While she as away at college, her baby sister, Rosalind, was born in October 1938. Freda was nineteen-years-old at the time. At breaks from college and afterwards, Freda was like a second mother to her sister. She looked after Rosalind, bathing her and caring for her.

Freda had a party to celebrate her 21st birthday, on 23rd May 1940. Dot, remembers the day:

"In 1940, Freda celebrated her 21st birthday. We had a great party at home, lots of folk came and we had a concert and a band! Jack was on drums and the piano accordion. Dave played the trumpet. Mr Brocklehurst, who was Freda’s violin teacher, conducted and accompanied on the piano and the xylophone. His son, Brian Brocklehurst, played the guitar (Brian later in life became a famous jazz player on the double bass.) Freda accompanied the band. At one point I remember I played the piano - was it “In the Mood”? Not sure. I always thought that Al was on the drums some of the time (we were not mentioned on the programme which I still have). Lots of friends and cousins were there, it was a great day."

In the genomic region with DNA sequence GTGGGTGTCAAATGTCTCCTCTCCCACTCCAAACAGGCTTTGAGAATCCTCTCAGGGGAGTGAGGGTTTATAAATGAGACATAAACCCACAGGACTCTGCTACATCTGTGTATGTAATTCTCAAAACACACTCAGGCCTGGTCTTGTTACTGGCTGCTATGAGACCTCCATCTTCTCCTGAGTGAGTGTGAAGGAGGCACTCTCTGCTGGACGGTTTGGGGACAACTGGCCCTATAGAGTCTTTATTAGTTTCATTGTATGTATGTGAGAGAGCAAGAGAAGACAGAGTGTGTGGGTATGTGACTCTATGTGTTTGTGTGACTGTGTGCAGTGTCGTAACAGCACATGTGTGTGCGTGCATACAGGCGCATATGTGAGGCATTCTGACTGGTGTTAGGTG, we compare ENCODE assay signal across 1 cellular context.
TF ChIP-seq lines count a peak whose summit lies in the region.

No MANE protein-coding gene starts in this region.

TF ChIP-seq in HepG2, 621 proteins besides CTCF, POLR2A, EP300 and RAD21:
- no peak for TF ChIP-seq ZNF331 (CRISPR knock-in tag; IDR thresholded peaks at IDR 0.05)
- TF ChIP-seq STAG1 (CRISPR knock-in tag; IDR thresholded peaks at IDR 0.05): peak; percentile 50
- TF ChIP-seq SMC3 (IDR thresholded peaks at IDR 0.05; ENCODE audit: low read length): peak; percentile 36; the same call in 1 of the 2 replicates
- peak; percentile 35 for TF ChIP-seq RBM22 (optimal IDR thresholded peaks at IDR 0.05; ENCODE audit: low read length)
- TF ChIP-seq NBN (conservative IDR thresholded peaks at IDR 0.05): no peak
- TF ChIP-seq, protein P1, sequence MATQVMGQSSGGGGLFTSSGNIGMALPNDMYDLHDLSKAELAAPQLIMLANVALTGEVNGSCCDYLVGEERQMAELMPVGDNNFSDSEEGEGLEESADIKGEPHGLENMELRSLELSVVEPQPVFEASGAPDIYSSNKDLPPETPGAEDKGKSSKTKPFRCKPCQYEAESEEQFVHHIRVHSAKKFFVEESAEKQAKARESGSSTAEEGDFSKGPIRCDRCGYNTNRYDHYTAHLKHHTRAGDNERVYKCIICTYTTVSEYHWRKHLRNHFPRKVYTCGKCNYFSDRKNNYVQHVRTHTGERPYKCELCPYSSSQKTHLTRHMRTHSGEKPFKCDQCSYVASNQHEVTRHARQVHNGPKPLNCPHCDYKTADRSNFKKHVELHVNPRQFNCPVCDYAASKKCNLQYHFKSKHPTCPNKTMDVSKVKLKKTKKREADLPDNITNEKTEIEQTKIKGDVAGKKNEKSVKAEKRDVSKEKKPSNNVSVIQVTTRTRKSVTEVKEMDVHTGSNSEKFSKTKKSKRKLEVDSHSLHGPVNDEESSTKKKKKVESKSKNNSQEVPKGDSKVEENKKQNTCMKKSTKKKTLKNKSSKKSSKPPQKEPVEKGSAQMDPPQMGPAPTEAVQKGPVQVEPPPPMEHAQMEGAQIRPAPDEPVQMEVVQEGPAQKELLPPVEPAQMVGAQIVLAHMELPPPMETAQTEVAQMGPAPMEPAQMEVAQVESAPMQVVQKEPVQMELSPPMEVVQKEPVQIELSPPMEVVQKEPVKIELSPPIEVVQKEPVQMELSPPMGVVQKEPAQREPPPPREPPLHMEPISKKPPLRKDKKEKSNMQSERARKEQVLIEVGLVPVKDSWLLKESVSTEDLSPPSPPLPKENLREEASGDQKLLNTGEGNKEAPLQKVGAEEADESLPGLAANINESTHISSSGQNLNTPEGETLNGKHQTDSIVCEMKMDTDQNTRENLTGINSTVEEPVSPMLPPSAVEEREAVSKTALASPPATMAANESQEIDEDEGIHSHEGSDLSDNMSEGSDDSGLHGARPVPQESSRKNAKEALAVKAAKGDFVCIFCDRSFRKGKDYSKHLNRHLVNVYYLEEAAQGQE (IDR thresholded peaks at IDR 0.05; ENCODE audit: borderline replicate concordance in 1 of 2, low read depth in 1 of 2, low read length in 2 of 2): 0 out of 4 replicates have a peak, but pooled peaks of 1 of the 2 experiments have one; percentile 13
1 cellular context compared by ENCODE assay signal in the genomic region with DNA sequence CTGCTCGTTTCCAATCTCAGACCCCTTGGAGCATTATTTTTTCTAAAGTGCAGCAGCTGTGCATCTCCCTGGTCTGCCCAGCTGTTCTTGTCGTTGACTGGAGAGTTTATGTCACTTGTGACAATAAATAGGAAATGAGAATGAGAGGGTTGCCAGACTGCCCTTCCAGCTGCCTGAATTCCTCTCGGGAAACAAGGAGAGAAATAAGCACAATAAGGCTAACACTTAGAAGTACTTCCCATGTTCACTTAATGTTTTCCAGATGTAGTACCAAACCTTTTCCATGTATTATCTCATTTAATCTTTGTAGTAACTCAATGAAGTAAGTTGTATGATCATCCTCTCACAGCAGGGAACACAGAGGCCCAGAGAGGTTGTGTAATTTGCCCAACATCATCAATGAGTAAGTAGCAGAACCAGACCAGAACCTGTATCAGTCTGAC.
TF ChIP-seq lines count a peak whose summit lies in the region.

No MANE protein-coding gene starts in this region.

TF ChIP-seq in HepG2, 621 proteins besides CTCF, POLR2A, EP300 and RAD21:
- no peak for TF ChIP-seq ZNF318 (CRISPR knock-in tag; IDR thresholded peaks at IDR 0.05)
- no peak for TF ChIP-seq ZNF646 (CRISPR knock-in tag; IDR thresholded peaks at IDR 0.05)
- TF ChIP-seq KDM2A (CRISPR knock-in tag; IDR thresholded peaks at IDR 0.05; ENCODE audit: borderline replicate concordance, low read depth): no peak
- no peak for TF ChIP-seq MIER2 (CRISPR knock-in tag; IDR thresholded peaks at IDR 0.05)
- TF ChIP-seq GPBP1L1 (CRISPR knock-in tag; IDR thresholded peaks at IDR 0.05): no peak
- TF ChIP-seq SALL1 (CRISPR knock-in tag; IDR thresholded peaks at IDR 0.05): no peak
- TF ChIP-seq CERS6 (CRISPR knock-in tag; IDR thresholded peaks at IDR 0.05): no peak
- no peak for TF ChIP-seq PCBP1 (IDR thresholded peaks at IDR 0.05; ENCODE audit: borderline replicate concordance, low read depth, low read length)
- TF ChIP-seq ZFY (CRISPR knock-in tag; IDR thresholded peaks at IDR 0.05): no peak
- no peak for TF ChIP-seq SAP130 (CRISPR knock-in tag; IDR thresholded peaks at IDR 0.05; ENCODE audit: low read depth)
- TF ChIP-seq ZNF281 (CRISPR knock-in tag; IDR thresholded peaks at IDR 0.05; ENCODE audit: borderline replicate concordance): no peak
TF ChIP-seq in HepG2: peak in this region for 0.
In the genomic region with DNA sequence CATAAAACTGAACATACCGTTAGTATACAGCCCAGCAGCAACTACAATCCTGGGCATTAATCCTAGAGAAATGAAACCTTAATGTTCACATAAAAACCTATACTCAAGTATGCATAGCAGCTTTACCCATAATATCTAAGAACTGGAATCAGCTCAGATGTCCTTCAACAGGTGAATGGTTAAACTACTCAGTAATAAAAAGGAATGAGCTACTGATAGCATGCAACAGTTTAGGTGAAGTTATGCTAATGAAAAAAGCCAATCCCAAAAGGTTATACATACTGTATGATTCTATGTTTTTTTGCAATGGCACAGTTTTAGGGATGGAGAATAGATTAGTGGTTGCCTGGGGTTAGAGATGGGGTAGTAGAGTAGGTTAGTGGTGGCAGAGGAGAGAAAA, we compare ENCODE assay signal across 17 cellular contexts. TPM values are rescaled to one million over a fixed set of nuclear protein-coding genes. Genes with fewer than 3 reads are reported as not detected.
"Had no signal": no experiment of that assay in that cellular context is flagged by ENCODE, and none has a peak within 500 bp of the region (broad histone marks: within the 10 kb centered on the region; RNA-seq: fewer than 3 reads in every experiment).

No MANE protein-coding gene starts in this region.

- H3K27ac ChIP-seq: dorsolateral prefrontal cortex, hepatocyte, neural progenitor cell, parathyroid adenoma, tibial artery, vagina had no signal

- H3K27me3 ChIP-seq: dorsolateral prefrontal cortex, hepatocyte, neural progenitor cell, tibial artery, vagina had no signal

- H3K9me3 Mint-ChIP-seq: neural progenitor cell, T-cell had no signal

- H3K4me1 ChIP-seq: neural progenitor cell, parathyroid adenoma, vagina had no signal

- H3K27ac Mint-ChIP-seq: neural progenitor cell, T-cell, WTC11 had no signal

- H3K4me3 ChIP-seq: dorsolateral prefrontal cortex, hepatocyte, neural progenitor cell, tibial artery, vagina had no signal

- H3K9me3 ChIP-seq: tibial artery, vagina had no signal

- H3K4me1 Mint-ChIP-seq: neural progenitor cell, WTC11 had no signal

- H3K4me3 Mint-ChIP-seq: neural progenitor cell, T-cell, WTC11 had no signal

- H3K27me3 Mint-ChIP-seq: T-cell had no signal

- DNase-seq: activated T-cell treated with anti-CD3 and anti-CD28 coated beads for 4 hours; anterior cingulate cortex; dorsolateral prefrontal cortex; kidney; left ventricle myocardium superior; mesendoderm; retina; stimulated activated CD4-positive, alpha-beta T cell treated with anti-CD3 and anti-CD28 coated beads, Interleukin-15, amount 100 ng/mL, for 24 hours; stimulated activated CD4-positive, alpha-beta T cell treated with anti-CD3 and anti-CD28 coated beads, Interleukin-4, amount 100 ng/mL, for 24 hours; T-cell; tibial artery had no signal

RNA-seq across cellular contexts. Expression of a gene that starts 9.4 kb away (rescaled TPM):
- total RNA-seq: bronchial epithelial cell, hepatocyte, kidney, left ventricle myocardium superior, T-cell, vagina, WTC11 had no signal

Friends and family included Dot, Chris, Alan, David, Mr and Mrs Harrison, Amy and Jim Lomas, Joan, Auntie Alice, her Mum, Dad and Grandma., Freda's sister,


Freda became a school teacher. She had beautifully clear, round, handwriting.  She was a resident mistress at Taxal Lodge School. In May 1950, she became an Infant teacher at Kettleshume School.

Freda taught at Vernon Park, Stockport. She usually taught 5-6 year olds. She once taught at another school in Stockport for a short while, where there were 60 in a class. She taught at Rainow School latterly, but did not get on well with the Headmaster who had “modern ideas”.